For some reason, Franklin didn’t call the emerging government a “democracy”. Perhaps there is a difference? Again, in your mental dishonesty to twist arguments and gain 5 minutes of Internet fame, you avoid looking into such differences. Here, let me do the 30 seconds of footwork for you:

The weird table won’t go into quote bubbles, so apologies if things look a little askew. At any rate, before moving on, let’s define what a democracy is.The Cambridge Online Dictionary defines democracy as:

the belief in freedom and equality between people, or a system of governmentbased on this belief, in which power is either held by electedrepresentatives or directly by the people themselves:

The government has promised to uphold the principles of democracy.
The early 1990s saw the spread of democracy in EasternEurope.
The Merriam-Webster Dictionary has this to say.
1 a: government by the people; especially: rule of the majority b: a government in which the supreme power is vested in the people and exercised by them directly or indirectly through a system of representation usually involving periodically held free elections2: a political unit that has a democratic government

3capitalized: the principles and policies of the Democratic party in the U.S.

  • from emancipation Republicanism to New Deal Democracy
  • —C. M. Roberts4: the common people especially when constituting the source of political authority
5: the absence of hereditary or arbitrary class distinctions or privileges What system does the United States employ? Are there principles of equality, freedom and representation of the people, either directly or indirectly? The answer is a clear yes. Just because the US is not officially referred as a democracy doesn’t mean that democratic principles aren’t at work. The absence of the word from the Constitution is merely a poor attempt to split hairs. To take an example from later on, where Virus-X brings up Venezuela as an example of democracy. Interestingly, both the US and Venezuela are classed not as democracies but as presidential republics – if we are to turn Virus-X’s logic on its head, what does this say about the existing system in the US?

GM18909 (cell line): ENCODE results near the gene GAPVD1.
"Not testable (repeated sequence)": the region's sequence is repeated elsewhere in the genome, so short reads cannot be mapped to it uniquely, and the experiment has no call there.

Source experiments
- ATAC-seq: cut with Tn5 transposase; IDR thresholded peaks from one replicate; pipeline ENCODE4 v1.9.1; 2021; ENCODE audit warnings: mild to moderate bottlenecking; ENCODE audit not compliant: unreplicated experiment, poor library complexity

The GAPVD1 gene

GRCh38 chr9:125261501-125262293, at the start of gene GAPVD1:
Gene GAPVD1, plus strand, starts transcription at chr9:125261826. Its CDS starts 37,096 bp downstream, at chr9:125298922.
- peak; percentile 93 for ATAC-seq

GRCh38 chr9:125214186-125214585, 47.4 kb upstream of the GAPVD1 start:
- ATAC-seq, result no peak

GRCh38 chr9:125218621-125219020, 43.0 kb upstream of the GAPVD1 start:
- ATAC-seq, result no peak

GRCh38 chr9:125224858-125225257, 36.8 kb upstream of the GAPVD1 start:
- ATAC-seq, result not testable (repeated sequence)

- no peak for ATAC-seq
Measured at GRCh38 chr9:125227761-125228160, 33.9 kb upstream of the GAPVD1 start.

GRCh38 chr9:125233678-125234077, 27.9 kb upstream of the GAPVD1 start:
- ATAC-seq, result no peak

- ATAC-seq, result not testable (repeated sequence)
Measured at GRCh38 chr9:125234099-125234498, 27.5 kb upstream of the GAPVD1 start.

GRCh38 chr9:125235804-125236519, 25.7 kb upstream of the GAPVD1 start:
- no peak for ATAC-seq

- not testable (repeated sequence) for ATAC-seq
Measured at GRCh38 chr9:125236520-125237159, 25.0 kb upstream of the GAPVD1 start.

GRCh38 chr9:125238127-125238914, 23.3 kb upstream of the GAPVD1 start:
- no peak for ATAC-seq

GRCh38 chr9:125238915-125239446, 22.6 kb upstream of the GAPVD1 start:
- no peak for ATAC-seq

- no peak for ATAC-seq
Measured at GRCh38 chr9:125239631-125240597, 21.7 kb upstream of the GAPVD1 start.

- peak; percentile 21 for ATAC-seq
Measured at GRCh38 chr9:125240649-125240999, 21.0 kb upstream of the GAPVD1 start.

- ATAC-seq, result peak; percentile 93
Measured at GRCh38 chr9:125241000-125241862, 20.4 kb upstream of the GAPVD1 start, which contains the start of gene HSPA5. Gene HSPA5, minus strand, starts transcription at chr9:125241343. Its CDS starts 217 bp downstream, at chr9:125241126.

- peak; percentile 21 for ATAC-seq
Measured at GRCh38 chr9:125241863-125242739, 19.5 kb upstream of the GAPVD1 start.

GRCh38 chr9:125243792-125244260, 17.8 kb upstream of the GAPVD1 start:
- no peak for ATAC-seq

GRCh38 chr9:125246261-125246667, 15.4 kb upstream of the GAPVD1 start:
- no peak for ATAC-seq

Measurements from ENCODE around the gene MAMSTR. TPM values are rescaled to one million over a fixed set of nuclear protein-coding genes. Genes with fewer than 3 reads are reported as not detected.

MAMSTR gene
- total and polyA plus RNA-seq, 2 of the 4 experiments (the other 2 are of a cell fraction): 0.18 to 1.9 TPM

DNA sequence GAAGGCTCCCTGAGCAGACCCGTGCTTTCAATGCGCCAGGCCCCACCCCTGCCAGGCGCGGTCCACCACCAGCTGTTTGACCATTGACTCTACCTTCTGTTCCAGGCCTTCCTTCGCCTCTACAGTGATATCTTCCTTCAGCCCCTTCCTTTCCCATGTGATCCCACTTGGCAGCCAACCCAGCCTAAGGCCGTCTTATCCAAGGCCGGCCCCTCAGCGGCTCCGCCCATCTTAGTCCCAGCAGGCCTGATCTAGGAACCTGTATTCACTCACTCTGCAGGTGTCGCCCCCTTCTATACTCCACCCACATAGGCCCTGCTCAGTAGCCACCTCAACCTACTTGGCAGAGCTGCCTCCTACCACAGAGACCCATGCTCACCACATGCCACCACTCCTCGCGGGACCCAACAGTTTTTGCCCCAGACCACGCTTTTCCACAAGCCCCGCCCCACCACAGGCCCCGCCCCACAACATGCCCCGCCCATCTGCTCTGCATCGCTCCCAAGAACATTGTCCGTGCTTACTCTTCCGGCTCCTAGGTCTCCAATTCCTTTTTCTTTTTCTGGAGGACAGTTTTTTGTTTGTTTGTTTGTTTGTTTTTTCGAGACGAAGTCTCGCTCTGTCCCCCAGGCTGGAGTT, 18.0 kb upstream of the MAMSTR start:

The answer here is obviously that it says nothing. Virus-X is attempting semantics, and arguments around semantics and minutia simply don’t hold water. Let’s move on.

It’s funny you should say that:

democracy only works if the ‘right’ candidate wins

because people that think like you (liberals) say exactly the same thing.


Isn’t that a coincidence? However, you can keep getting exercise walking the strawman, pretending elections are only aspects of democracies, and not republics and constitutional republics.

Quite aside from Virus-X taking my remark out of context, it is worth noting that both sides of the political divide will make the argument, however it’s also worth questioning the value of a system that allows the least popular candidate to win the election. That is in itself an irrelevance, since it does nothing to rebuke my argument that the US is a democracy. By definition, since free elections are held on a regular basis, the US is a democracy. Are democracies perfect? Of course not. Are they better than one-party communist states, theocracies and dictatorships? Absolutely. Nor does a democracy have to be called a democracy in order to be a democracy, so once again, Virus-X is splitting hairs.
“Cast your minds back to a discussion I had on the subject of guns and Constitutional rights. It appears that the Constitution is to be used selectively – we can apparently ignore it when it comes to support for representative ideals.”
Yep. And I just posted an article about how leftists are doing that very thing. However, this isn’t about guns, it’s about government types. Maybe you should try keeping on topic. If you want to talk about guns, that can be done in another thread.